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Read the Latest Issue of The Motivator

Service Animals and MS – read the newest Summer/Fall 2016 issue of The Motivator, available now in print and digital editions.

motivator-sf16-spreadRead about the following articles in this issue of The Motivator:

Cover Story:
The Joys and Challenges of a Service Dog Partnership
Dr. Darbi Haynes-Lawrence takes readers along her eventful journey to partner with a service dog, encountering many benefits and hurdles along the way.

Up Front:
MSAA’s President and CEO Gina Ross Murdoch talks about record-breaking outreach, a new online community, and upcoming events to support MSAA’s vital programs and services.

Research News:
Information is given on newly approved Zinbryta™ (daclizumab) and two investigational medications, Ocrevus™ (ocrelizumab) and siponimod.

Read the latest issue at support.mymsaa.org/motivator.

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My Wellness Litmus Test & Sphere of Wellbeing

By Stacie Prada

If I distill my health down to a litmus test to objectively judge my level of wellness, it boils down to this: How am I naturally behaving right now?

How I naturally behave is a reflection of the thoughts in my head and how I perceive the world. Am I struggling with something, or am I content?  Am I interacting with other people positively without thinking, or is it taking extra effort to behave in a socially acceptable manner?  Do I respond to inconveniences with frustration or compassion?

When our physical health is compromised and we’re sick, injured or chronically ill, it’s easy to be grumpy.  After a car accident in high school, I lived with a constant headache for five years before having jaw surgery to correct TMJ misalignment. During those years, constant physical pain became normal. There were likely many moments I was grumpy.  But living with pain didn’t preclude the wonderful times I experienced, nor did it override my sense of wellness. It was a part of the experience and something I worked on trying to improve. MS is like that for me. It’s an inconvenience and something I factor in to my daily decisions and life choices. With years of monitoring my health and adapting, MS has become only a part of my experience and not a constant dominating fear.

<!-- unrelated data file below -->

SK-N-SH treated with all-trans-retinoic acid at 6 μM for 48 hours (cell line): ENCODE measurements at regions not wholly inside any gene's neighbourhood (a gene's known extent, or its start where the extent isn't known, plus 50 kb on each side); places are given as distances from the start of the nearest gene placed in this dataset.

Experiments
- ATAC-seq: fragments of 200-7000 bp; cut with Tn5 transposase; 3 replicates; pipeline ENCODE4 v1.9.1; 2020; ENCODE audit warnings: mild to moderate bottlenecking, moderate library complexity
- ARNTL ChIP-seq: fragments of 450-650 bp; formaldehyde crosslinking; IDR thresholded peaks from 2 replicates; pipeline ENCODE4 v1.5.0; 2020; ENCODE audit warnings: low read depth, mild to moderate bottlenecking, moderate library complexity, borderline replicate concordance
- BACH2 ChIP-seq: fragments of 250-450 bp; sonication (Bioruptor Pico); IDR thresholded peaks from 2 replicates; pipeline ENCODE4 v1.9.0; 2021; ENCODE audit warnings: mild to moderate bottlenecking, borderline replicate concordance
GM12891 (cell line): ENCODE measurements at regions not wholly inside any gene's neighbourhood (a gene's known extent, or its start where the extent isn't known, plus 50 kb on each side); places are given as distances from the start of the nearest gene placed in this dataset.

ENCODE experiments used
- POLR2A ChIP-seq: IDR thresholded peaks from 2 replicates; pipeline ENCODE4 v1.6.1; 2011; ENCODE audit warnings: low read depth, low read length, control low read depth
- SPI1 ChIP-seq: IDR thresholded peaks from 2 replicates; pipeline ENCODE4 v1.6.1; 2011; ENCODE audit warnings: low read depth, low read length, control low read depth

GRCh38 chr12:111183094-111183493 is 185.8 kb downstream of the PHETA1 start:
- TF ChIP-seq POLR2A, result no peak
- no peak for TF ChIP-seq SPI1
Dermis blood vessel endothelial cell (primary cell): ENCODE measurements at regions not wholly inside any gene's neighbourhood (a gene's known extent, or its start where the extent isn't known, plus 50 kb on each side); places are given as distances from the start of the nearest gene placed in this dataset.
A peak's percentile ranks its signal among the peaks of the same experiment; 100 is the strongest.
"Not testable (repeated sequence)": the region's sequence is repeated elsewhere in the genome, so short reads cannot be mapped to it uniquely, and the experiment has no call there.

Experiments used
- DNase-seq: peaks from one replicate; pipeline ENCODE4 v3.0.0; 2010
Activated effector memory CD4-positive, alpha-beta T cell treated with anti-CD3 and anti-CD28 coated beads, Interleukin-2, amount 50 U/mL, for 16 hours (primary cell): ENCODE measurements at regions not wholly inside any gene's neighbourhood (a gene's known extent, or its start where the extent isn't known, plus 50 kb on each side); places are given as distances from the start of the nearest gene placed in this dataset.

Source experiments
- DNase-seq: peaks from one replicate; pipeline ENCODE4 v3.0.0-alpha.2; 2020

That said, MS does affect how I feel and can make me feel a little unwell at times.  It doesn’t mean I’m not well. It may just mean I need an adjustment, a slight course correction to stay on the wellness path. Converting the realization that I’m not as well as I want to be can be done by thinking about the areas of my life that contribute to my wellbeing.

When I list them all, the list gets long, and I can overthink it pretty quickly. Thankfully ruminating is an enjoyable hobby for me. I loved reviewing wellness wheel graphics online and seeing how other people explain factors for health.

There are a lot of variations of the wheel of wellness and they can be used as a starting point, but I think it’s important to think about what you care about, not what you think you should care about.

I want to learn, contribute, be active, have meaningful relationships, feel good and look good. I want to be financially stable, have a tidy home and travel. For me being well means I can do at least a little of each without neglecting other aspects of my life that are important to me.

What if someday never comes? And what if it does? For me wellbeing is enjoying life today while planning for a future. The perfect day for me would include rest, activity, relationships, learning, contributing, creativity and celebration.

Look inside yourself, look outside yourself, and think about the mark you want to leave. If I wanted to score wellness for myself, it would be a complex equation with many, many variables. In my attempt to create an equation I visualized a sphere that magnifies based on my areas of health. When I focus on things I can control, say, do or believe, it bolsters my sense of wellbeing. It distracts me from things I can’t control, and it genuinely boosts my mood and love of life.

What would you add for your own sphere of wellbeing?

*Stacie Prada was diagnosed with RRMS in 2008 at the age of 38.  Her blog, “Keep Doing What You’re Doing” is a compilation of inspiration, exploration, and practical tips for living with Multiple Sclerosis while living a full, productive, and healthy life with a positive perspective. It includes musings on things that help her adapt, cope and rejoice in this adventure on earth. Please visit her at http://stacieprada.blogspot.com/

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Columbus Day

Please note that MSAA will be closed on Monday, October 10, 2016 in observance of Columbus Day.  Our offices will reopen on Tuesday, October 11, 2016 at 8:30 am (Eastern).

If you have any questions, please feel free to call and leave a message on our Helpline at (800) 532-7667, ext. 154 or you can email us any questions at MSquestions@mymsaa.org.